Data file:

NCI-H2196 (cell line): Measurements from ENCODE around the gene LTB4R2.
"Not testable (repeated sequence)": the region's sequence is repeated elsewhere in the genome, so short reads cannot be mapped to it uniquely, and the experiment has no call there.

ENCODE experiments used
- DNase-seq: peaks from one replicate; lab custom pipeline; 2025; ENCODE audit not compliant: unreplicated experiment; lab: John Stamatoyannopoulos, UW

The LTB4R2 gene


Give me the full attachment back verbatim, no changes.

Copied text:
NCI-H2196 (cell line): Measurements from ENCODE around the gene LTB4R2.
"Not testable (repeated sequence)": the region's sequence is repeated elsewhere in the genome, so short reads cannot be mapped to it uniquely, and the experiment has no call there.

ENCODE experiments used
- DNase-seq: peaks from one replicate; lab custom pipeline; 2025; ENCODE audit not compliant: unreplicated experiment; lab: John Stamatoyannopoulos, UW

The LTB4R2 gene